"Europe very much wants the United States to lift the biofuels subsidy. And the United States very much want Europe to lift the ban on GM. And so it seems to me there’s a win-win deal here."
Suppose we compare, say, Germany and Burundi. The German economy is four or five hundred times as big as the economy of Burundi. But only one of those two governments has sovereign power over its own exchange rate, its own monetary policy, its own trade policy, its own fiscal policy, and allows no right of appeal above the jurisdiction of its own courts. That, of course, is the government of Burundi, not the government of Germany. So here’s a country—and it’s typical—with an absolutely tiny economic unit, being run by massive excess sovereignty.
Another thing I wanted to discuss with you is this idea of reducing trade barriers temporarily to allow African countries to be more competitive with Asia. How would that be implemented?
Since writing The Bottom Billion, I’ve done more work on this with Tony Venables. There’s an article we published in a journal called The World Economy, in summer 2007. There we compare the effects of AGOA [African Growth and Opportunity Act], the American scheme, with the Everything but Arms, the European scheme. And we show that even in AGOA, it’s only where there’s a special waiver which permits more generous rules of origin that the scheme has worked. That covers garments, which is the really important commodity. Africa’s exports of garments to America have increased seven-fold as a result of this scheme in just a five-year period. That suggests some African countries were pretty close to the threshold of breaking into global markets, and just needed that extra bit to get them over the threshold. Over the same period the European scheme was a total failure. Garment exports to Europe actually fell absolutely over that period. The reason was that the European scheme applied to the wrong countries. It was confined to the so-called “least developed.” That’s a United Nations classification, but it’s not appropriate for manufacturing. We need a UN classification of “least developed manufacturing country.” But of course, nobody’s actually done that yet.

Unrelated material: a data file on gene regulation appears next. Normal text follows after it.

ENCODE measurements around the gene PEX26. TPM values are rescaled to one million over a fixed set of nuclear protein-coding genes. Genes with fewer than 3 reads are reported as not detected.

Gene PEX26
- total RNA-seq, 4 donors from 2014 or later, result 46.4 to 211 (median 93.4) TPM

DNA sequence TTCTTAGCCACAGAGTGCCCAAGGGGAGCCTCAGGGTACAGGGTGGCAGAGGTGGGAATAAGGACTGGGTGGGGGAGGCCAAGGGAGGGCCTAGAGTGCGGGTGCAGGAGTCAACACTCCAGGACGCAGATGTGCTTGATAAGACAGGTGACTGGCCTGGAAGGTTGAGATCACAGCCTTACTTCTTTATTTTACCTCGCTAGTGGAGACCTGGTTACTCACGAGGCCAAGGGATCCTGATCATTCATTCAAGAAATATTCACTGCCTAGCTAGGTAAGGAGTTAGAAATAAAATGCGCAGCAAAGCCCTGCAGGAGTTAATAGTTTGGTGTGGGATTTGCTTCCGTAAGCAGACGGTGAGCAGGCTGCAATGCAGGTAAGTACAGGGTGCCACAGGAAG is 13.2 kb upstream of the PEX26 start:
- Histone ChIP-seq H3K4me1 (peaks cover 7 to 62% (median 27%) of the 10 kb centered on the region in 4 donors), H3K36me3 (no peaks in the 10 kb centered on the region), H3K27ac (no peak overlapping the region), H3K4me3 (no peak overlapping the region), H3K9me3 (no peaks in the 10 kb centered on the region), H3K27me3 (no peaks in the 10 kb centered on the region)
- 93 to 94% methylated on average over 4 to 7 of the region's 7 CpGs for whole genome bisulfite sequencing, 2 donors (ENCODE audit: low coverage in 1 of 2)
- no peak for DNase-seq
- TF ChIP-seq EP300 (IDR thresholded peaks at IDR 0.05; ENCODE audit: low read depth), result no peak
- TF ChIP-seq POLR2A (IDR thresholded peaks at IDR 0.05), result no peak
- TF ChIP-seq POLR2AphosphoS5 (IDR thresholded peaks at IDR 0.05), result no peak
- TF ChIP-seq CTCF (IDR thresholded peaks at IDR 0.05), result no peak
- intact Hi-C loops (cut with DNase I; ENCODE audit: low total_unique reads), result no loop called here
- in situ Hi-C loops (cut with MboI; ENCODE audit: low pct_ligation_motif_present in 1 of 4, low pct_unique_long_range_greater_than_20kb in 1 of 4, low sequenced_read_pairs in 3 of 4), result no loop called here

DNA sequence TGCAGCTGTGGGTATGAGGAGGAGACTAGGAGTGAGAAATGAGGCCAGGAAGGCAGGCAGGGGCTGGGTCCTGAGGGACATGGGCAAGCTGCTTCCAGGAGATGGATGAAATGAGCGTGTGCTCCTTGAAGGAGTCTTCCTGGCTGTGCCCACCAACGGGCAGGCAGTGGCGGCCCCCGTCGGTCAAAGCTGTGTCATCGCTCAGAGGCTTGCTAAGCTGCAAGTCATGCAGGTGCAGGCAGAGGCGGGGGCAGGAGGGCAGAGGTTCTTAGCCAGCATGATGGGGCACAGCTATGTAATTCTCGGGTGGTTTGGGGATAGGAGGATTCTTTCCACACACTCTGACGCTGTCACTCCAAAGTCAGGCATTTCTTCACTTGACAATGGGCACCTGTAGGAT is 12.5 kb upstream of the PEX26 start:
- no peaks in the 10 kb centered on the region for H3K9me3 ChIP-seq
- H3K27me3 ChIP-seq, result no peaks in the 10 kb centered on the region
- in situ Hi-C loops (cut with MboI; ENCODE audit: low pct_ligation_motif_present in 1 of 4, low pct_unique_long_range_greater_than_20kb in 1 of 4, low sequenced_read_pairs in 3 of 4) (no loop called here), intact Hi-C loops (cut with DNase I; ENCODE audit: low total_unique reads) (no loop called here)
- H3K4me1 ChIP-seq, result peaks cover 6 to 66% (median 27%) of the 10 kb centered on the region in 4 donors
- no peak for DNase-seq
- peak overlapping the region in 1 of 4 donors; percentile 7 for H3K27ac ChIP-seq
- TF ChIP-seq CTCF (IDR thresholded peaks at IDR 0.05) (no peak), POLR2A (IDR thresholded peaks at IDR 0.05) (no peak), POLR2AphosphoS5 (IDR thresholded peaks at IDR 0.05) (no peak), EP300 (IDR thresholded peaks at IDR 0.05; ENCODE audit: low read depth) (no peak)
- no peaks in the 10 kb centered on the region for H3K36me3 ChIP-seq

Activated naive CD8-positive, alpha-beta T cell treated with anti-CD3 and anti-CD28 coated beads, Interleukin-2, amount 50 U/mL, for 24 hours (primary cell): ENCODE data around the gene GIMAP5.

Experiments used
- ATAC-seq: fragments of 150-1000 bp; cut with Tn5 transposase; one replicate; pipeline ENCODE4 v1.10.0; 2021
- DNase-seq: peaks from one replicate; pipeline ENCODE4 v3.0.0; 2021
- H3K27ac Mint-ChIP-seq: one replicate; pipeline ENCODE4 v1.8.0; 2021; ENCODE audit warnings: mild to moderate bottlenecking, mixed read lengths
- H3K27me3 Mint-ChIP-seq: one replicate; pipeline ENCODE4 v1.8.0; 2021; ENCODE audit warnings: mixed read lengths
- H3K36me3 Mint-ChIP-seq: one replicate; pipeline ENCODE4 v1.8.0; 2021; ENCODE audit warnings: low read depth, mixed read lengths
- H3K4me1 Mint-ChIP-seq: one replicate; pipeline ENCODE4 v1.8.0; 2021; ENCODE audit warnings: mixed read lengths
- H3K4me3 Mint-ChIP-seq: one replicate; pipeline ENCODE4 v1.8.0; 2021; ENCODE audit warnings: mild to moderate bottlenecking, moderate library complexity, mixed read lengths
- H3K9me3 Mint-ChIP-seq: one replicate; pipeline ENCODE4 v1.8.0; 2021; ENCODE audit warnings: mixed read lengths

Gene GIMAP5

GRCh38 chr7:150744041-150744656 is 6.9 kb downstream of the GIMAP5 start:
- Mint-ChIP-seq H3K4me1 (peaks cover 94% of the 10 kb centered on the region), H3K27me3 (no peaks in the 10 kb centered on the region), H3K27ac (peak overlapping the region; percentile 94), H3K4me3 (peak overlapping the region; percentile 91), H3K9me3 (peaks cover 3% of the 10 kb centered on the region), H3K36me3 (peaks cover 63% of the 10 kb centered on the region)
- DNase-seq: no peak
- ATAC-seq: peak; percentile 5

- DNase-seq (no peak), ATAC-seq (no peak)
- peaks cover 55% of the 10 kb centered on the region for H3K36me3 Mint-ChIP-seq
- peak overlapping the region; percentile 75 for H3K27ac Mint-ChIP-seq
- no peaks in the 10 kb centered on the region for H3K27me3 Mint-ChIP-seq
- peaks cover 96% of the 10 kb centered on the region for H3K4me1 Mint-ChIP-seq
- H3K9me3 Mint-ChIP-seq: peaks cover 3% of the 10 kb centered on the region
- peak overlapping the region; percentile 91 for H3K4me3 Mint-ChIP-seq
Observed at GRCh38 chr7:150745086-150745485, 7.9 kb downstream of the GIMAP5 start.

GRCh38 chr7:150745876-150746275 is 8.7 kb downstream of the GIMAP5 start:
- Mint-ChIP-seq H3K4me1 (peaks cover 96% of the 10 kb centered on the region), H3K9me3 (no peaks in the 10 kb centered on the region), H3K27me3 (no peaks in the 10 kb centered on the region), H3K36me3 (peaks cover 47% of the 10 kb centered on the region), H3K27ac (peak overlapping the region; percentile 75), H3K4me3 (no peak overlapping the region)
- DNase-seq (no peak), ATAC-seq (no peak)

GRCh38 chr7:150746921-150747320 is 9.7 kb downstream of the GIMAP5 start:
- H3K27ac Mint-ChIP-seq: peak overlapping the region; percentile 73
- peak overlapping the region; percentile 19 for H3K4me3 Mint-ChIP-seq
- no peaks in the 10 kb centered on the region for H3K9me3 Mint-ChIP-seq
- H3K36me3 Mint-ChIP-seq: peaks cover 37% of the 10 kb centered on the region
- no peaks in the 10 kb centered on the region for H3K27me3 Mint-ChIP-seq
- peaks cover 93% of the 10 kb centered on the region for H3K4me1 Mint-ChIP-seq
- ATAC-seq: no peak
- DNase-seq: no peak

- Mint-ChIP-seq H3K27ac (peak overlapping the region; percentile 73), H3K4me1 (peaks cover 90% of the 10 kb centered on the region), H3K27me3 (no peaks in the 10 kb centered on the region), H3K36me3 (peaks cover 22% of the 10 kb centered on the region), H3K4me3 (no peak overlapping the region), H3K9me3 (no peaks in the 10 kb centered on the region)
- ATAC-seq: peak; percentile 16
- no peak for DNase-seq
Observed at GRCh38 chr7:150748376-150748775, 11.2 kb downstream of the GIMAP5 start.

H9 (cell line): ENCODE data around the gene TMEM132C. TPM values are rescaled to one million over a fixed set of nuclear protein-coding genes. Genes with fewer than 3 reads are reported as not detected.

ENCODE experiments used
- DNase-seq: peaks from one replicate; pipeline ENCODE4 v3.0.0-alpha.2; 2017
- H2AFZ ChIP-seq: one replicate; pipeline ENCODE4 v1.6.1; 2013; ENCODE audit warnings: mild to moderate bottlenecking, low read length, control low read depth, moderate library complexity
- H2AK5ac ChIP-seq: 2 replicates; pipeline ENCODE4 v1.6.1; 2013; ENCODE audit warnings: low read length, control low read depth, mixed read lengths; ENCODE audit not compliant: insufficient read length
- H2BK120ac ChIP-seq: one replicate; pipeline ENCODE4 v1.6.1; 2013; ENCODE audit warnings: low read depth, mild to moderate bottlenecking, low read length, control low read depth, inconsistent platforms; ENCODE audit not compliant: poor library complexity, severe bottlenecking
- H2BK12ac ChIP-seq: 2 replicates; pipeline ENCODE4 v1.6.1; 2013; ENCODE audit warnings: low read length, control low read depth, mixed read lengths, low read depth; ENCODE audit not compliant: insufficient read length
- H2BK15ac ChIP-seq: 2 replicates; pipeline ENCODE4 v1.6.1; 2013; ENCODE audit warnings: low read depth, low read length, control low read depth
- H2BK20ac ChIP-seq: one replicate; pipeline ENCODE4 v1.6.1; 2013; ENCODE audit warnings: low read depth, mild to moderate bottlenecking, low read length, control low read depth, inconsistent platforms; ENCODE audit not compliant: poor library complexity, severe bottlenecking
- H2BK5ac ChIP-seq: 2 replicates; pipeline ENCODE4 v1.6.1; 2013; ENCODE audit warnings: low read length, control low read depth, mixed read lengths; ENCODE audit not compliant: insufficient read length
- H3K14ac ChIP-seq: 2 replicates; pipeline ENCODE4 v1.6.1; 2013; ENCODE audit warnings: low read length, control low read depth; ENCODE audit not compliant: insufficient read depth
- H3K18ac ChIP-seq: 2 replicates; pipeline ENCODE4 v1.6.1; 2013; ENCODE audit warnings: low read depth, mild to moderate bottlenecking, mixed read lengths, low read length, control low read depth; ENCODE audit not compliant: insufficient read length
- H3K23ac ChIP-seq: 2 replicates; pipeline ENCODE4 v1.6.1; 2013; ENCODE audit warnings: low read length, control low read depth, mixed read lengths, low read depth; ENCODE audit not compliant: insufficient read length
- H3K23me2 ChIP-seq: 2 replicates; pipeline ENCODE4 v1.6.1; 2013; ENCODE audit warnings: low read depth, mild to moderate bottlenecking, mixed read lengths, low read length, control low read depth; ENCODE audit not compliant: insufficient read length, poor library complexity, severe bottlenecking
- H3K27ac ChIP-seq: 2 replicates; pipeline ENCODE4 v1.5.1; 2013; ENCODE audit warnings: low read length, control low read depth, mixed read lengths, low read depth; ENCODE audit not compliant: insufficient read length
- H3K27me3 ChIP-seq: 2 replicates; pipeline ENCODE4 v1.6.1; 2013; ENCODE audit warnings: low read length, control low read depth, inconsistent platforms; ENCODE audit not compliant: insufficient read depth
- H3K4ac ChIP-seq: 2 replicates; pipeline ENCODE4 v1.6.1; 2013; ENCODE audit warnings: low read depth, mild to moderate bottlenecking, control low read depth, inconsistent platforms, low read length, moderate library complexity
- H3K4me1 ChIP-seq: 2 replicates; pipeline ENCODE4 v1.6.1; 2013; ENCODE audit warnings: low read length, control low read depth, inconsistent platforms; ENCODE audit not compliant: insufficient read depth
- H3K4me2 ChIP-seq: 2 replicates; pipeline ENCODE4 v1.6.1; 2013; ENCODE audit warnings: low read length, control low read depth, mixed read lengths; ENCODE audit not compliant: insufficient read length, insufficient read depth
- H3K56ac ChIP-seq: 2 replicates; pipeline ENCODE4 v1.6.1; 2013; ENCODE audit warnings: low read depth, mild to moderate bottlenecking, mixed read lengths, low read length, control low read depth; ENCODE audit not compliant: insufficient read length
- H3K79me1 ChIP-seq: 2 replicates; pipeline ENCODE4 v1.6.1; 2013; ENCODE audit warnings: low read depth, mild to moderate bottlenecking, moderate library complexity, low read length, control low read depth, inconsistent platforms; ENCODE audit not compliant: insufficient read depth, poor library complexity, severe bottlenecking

Do you see any similarly simple policy changes that the United States could make that would have outsized effects on improving things for the bottom billion?
My main concern at the moment is to puncture this food price crisis. It’s serious because the groups that are getting hit hardest are the urban poor. If we run with these high food prices, say, for another five years, which is the sort of thing people are talking about, we’ll have a whole vintage of young Africans that are permanently impaired. So it’s a vital matter to get food prices back down quickly. America holds the key to that.
The key is in the Farm Bill? Or food-aid policy?
They key is in biofuels. The United States is burning 30 percent of its grain. It uses ten units of energy to produce eleven with biofuels. So you only get one additional unit for ten being put in. But you put a subsidy on all the eleven units that are produced. So it’s an absolute gift horse for the agricultural lobby, which is of course why it’s there. Europe has an equivalent folly, which is the ban on genetically modified crops. In Europe, I’m advocating lifting that ban.
In fact, Europe very much wants the United States to lift the biofuels subsidy. And the United States very much want Europe to lift the ban on GM. And so it seems to me there’s a win-win deal here. Not only would Europe and America win in themselves, but between them, they’d make a great contribution to resolving the food crisis for Africa, because the elimination of the biofuels subsidy would puncture the present bubble. And lifting the ban on GM would change the rate of growth of agricultural productivity.